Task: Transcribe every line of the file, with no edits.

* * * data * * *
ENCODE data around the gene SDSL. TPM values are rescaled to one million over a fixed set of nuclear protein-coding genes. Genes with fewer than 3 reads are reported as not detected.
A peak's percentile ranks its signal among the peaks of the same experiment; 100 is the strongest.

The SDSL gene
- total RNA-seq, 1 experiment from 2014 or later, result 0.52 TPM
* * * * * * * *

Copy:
ENCODE data around the gene SDSL. TPM values are rescaled to one million over a fixed set of nuclear protein-coding genes. Genes with fewer than 3 reads are reported as not detected.
A peak's percentile ranks its signal among the peaks of the same experiment; 100 is the strongest.

The SDSL gene
- total RNA-seq, 1 experiment from 2014 or later, result 0.52 TPM